Goodman Fielder Wattie Book Awards
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Goodman Fielder Wattie Book Awards

Ockham New Zealand Book Awards
Date1996 (1996)
CountryNew Zealand
Presented byNew Zealand Book Awards Trust
WebsiteOfficial website

The Ockham New Zealand Book Awards are literary awards presented annually in New Zealand. The awards began in 1996 as the merger of two literary awards events: the New Zealand Book Awards, which ran from 1976 to 1995, and the Goodman Fielder Wattie Book Awards, which ran from 1968 to 1995 (known as the Montana Book Awards from 1994 to 1995).[1][2][3]

The awards have changed name several times depending on sponsorship. From 1996 to 2009, the awards were known as the Montana New Zealand Book Awards, and sponsored by Montana Wines.[3] From 2010 until 2014, the awards were known as the New Zealand Post Book Awards.[2] Since 2015, the main sponsors have been property developer Ockham Residential, the Acorn Foundation, Creative New Zealand, Mary and Peter Biggs, Booksellers Aotearoa New Zealand and biotech company MitoQ.[4] The awards event is the opening event of the Auckland Writers Festival, held annually in May.[5]

History and format

Before 1996 there were two major New Zealand literary awards events: the Goodman Fielder Wattie Book Awards (1968 to 1995, known as the Montana Book Awards from 1994 to 1995) and the New Zealand Book Awards (1976 to 1995).

The Wattie Book of the Year Award (named for Sir James Wattie) was formed in 1968, supported by the New Zealand Publishers Association and sponsored by the company Wattie's. This award was the first of its kind in New Zealand.[1][6] The first recipients were John Morton and Michael Miller for The New Zealand Sea Shore.[6] The first novel to win an award was Smith's Dream by C.K. Stead in 1972.[7] The award became the Goodman Fielder Wattie Awards, and only had a single category covering fiction, non-fiction and other genres.[6][8] In 1994 the winemaking company Montana became the sponsor and the awards were renamed to the Montana Book Awards.[2]

The New Zealand Book Awards were set up by the New Zealand Literary Fund, a government organisation, in 1976. Annual awards were presented for literary merit in fiction, non-fiction, poetry and (later) book production.[6]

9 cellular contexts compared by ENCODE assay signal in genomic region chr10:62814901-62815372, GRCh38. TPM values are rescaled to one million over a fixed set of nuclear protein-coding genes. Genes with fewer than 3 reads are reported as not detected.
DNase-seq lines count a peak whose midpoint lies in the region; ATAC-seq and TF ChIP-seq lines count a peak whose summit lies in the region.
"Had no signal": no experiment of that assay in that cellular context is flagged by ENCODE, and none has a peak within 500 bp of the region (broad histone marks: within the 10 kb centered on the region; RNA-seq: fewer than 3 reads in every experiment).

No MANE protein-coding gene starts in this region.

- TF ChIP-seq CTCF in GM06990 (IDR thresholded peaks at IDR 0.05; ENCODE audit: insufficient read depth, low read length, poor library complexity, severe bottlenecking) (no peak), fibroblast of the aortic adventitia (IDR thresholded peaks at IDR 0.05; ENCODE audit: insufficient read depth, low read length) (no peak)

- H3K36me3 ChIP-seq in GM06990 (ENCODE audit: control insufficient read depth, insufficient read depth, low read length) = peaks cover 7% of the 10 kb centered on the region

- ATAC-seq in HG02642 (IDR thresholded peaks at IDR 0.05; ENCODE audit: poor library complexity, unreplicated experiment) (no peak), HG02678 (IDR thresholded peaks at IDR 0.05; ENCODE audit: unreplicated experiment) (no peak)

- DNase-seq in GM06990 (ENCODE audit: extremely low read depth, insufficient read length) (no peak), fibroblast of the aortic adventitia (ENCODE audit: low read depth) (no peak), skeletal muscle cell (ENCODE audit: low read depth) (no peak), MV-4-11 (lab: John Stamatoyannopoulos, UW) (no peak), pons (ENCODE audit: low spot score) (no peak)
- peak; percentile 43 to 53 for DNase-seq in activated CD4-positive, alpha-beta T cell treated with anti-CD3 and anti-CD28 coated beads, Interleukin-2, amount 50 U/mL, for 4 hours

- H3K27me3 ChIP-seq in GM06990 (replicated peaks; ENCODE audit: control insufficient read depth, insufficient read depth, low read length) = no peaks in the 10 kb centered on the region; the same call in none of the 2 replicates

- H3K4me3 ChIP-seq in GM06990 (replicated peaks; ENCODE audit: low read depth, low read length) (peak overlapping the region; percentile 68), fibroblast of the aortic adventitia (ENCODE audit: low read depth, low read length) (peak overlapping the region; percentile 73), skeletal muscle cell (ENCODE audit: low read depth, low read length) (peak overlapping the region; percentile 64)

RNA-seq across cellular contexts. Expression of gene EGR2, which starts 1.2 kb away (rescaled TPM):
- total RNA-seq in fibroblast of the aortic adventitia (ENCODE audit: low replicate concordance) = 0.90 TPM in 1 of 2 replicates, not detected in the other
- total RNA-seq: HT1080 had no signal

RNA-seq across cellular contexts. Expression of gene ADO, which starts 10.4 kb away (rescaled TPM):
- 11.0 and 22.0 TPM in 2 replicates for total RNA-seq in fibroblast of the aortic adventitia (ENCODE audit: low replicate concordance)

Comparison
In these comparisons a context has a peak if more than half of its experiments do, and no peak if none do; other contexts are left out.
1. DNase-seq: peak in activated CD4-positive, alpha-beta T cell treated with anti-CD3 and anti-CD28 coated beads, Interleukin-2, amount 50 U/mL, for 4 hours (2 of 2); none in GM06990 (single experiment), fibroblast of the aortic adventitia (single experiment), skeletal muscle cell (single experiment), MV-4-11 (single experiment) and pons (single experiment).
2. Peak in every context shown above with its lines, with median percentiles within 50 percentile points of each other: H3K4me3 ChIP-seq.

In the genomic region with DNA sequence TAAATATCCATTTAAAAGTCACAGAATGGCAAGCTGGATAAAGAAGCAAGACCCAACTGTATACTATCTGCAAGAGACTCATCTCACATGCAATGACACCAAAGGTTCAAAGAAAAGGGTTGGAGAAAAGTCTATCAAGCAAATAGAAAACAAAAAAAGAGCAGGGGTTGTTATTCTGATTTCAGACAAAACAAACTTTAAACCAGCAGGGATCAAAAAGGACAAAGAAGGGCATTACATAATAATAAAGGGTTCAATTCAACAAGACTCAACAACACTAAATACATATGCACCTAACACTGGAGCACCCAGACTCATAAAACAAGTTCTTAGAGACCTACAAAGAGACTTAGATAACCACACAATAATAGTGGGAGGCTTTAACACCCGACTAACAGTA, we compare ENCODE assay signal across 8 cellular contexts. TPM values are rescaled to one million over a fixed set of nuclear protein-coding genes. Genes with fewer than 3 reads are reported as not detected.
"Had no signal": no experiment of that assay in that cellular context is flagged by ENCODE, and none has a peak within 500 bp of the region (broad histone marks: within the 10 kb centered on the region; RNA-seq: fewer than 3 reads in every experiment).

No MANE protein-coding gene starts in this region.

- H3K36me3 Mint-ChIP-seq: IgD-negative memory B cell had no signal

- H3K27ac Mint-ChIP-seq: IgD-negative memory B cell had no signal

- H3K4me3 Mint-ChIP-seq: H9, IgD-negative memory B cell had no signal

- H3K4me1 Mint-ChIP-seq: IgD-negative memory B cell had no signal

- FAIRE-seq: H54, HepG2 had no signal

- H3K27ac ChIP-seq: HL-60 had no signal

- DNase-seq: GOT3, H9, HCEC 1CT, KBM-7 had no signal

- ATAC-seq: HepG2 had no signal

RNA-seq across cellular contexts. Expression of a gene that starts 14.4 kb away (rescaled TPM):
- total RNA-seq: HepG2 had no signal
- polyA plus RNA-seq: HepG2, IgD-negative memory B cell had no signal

In 1996, the two award series were amalgamated to form the Montana New Zealand Book Awards, managed by Booksellers New Zealand (a bookselling association) and offering prizes in six categories.[1][6] In 2010, the New Zealand Post took over as sponsor, having supported the New Zealand Book Awards for Children and Young Adults for the previous 14 years.[2][6]

In 2015, Auckland property development firm Ockham Residential assumed sponsorship of the awards, and the New Zealand Book Awards Trust took over the governance and management. No prizes were presented in that year, and the awards were streamlined to discontinue the Book of the Year Award, the Booksellers' Choice Award and the People's Choice Award. Since the first Ockham New Zealand Book Awards in 2016, the ceremony has been held each year in May, as part of the Auckland Writers Festival.[2] In 2020 the award winners were announced in a virtual presentation, after the Auckland Writers Festival was cancelled due to the COVID-19 pandemic.[5]

As of 2021, there are five principal prizes: fiction (currently known as the Jann Medlicott Acorn Prize for Fiction), general non-fiction (sponsored by Royal Society Te Ap?rangi), illustrated non-fiction, poetry (currently known as the Mary and Peter Biggs Award for Poetry) and Te M?rau o te Tuhi M?ori Language Award for books written entirely in te reo M?ori. "Best First Book" prizes are awarded to first time authors in the first four categories, currently sponsored by MitoQ.[5] Each category is judged by a panel of three judges. Winners of the Jann Medlicott Acorn Prize for Fiction receive a minimum of NZ$55,000, and is the largest cash book prize in New Zealand.[9] The other principal prizewinners receive NZ$10,000 each, and the winners of the four MitoQ Best First Book awards receive NZ$2,500.[5]